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The State of the Sharing Economy

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We took a look at the state of the sharing economy last year, but things change quickly. What's new and need to know for the sharing economy in 2017?

2017 Sharing Economy Forecast

Earlier, consulting firm PWC forecast the sharing economy would grow to a valuation of $335 by 2025, and this estimate still holds. PWC is forecasting another banner year for the sharing economy in 2017. They expect the sharing economy to grow beyond its predominant niches (which include automotive and hospitality) and enter insurance, medical, legal, and more.

 

As the sharing economy infiltrates new niches, consumers and marketplace owners can expect to see additional challenges and opportunities for growth.

 

Millennials, marketplace early adopters, are being joined on marketplaces by the over-50 set. PWC expects this to continue, as more adults get over their initial reservations around the sharing economy. Broadening the user base will boost revenue for service providers and marketplace owners, although the new demographic may have differing desires than existing users.

 

Where once the sharing economy was viewed as on the fringes of e-commerce, 2017 is seeing greater mainstreaming of marketplaces. An AirBnB-Quantas ad partnership is just one example of a sharing economy startup being embraced by a major company. The hotel chain Hilton partnered with Uber; hotel guests were encouraged to use Uber to get to their hotel or get around the city.

 

E-commerce professionals have to wonder if such partnerships will remain the exception to the rule, or if established chains and sharing marketplaces will continue to explore new partnership models.

 

A traditional-sharing partnership has benefits for both sides. The marketplace gains visibility among a new user base, which may not be existing service users. The established brand gets to capitalize on the social media buzz and Millennial credibility of the sharing economy startup, increasing its brand exposure and trust among a new audience. There appear to be advantages for both sides, but no data yet to support the hypothetical benefits.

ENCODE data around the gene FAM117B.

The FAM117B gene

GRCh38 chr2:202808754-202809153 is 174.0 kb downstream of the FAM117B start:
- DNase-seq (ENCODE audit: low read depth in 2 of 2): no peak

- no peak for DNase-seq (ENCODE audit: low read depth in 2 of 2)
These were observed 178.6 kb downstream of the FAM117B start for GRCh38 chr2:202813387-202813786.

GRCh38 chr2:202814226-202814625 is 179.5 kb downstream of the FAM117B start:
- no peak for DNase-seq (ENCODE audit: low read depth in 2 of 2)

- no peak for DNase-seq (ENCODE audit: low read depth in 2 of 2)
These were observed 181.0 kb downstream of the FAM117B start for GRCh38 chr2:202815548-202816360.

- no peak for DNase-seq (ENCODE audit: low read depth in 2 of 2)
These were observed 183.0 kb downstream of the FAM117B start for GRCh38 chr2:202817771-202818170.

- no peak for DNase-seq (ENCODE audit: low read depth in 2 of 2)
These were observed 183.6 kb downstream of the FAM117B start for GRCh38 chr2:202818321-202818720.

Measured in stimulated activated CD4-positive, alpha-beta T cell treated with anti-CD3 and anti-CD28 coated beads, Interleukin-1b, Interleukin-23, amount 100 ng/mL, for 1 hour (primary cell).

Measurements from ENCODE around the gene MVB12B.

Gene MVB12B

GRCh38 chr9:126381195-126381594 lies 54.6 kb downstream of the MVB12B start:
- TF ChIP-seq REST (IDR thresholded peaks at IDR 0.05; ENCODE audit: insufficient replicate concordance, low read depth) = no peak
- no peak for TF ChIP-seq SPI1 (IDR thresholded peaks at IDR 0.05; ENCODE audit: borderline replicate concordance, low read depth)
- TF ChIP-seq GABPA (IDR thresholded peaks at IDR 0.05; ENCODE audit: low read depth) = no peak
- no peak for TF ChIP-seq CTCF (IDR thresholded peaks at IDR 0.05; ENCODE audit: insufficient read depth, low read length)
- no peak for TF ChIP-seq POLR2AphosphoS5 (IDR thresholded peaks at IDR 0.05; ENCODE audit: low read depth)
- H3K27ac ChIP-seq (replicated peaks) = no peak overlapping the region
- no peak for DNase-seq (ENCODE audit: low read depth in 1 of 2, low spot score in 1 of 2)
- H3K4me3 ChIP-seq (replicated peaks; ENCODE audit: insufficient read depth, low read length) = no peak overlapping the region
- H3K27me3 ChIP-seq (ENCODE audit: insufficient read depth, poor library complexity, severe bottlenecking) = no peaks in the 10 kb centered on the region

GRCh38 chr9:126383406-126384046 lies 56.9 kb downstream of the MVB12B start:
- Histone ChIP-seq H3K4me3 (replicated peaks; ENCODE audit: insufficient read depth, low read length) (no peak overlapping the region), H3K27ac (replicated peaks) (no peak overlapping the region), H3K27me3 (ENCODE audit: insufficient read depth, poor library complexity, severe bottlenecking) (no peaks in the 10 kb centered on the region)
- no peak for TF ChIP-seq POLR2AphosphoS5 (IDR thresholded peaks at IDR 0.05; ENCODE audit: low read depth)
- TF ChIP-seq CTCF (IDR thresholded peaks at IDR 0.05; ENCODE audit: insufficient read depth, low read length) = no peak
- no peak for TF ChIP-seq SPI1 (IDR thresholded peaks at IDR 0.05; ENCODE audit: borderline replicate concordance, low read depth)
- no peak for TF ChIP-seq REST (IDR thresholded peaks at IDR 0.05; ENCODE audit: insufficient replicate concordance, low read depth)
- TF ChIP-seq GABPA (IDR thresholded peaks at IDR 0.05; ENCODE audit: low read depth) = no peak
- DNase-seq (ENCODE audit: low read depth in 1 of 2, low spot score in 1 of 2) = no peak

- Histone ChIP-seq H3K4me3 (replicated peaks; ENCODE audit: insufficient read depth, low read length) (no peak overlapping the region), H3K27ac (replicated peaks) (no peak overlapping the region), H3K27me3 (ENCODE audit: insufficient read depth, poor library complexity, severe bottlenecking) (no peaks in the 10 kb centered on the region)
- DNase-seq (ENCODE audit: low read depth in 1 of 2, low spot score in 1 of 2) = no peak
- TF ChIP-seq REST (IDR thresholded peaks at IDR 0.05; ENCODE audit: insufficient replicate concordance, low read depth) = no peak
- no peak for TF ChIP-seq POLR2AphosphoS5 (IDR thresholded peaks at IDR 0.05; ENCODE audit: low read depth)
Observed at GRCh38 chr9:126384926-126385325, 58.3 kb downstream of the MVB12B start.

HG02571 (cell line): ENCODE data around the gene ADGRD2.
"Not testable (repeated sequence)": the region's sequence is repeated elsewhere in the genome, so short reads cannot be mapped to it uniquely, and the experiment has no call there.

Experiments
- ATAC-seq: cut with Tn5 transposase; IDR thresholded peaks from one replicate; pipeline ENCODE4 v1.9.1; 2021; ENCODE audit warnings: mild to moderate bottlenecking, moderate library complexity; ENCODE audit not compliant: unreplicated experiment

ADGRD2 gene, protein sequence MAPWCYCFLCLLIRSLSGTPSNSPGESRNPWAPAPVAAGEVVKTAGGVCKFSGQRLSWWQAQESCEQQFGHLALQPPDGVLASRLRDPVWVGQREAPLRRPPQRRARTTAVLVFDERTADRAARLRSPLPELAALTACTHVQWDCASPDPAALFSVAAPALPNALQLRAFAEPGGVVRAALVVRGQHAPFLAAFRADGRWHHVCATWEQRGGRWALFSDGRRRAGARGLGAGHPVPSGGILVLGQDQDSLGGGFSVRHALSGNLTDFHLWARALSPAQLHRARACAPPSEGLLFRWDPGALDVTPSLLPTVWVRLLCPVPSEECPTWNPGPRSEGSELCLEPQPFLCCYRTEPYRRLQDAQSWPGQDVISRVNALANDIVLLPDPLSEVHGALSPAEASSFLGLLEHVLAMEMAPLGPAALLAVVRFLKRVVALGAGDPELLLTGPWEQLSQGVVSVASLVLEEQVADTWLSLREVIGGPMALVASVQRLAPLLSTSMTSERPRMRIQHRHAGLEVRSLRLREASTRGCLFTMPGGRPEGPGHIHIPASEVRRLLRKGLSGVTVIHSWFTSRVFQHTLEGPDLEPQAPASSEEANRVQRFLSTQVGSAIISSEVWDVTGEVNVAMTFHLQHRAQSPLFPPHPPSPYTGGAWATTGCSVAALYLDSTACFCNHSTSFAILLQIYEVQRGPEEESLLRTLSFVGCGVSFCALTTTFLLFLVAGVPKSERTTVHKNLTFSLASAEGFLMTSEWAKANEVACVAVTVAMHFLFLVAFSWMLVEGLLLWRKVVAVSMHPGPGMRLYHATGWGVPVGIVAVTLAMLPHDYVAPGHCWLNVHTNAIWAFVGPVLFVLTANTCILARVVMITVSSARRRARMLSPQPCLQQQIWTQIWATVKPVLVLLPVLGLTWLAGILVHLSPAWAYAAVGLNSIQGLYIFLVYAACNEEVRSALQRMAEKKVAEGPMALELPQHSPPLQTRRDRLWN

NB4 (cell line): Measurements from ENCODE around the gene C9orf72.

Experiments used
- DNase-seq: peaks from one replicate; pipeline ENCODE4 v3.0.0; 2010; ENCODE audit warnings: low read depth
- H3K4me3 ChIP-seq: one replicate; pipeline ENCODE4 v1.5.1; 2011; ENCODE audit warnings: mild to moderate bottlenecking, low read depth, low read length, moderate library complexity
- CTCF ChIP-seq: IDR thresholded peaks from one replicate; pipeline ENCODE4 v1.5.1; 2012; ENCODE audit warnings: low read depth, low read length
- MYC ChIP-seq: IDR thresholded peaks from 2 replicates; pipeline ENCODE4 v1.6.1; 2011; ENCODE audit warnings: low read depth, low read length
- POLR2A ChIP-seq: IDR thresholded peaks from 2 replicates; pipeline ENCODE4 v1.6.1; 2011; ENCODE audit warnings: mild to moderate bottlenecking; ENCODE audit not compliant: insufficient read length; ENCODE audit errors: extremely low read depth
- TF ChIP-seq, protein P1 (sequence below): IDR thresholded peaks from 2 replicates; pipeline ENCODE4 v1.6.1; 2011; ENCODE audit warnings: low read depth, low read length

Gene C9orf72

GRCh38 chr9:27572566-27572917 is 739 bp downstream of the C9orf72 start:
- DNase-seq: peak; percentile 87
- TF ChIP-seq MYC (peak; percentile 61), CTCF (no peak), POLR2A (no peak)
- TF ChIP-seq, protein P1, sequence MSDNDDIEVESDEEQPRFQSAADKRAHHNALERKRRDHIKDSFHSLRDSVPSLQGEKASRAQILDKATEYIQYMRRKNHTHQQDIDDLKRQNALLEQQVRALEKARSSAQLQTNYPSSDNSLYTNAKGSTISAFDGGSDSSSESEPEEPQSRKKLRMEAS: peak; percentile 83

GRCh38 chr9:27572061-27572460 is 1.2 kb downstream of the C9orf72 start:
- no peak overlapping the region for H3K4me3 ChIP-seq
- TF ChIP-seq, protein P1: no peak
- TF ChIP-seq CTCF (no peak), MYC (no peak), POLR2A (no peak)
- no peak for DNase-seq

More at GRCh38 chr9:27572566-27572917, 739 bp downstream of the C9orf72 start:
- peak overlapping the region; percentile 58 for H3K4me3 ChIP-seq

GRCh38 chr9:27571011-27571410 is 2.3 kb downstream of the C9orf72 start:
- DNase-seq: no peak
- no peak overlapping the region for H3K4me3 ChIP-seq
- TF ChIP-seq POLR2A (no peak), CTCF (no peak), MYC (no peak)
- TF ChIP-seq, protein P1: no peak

The Changing Face of Marketplaces in 2017

Corporations are projected to join the marketplace user community in 2017. Some corporations are already using marketplaces to find new talent, connect with freelance workers, and more.

 

To remain relevant, existing marketplaces have begun introducing complementary services. We've already seen Uber introduce a food delivery option (UberEats) to better compete with food delivery services. By increasing services, marketplaces can expand their revenue while offering their user base the convenience of using a service they already know and trust to access other services they desire.

 

The sharing economy is increasingly going global, finding new hubs in developing countries. India is enjoying a young sharing economy, with car sharing becoming a popular alternative to vehicle ownership. Ultimately, globalization within the sharing economy can help users access the same services they rely on at home when they travel overseas, while increasing cross-cultural connections.

 

2017 brings continuing education opportunities including an education conference for marketplace owners who want to remain competitive with new trends, adapt to disruptions from peers, and forge new connections with other startups or with traditional players.  

Challenges for the Sharing Economy in 2017

While analysts at Bloomberg predict the sharing economy will see growth among goods rather than services (i.e. short-term tool rental), these niches have not proven to be viable thus far. Another complication for growth of the sharing economy is penetration in rural areas, which often lack the resident density to make car sharing, on-demand food delivery, or equipment sharing scalable.

 

With the marketplace explosion in 2015-2016, 2017 is poised to bring a necessary contraction. Some marketplaces launched without adequate funds or a user base to become self-sustaining. Others may be tired of struggling for fourth or fifth place within their niche. Smaller marketplaces may be bought up by competitors or fold, reducing competition within their niche. Some niches for peer to peer sharing may fail outright, as marketplace providers conclude their original ideas weren't viable or changing technologies alter the service or product offered.


The sharing economy is in a good place moving into 2017. Yet if one thing is sure, the year will pose new opportunities, challenges, risks, and rewards for marketplace owners, users, and service providers.

 

Topics: Sharing Economy, Start-ups, eCommerce

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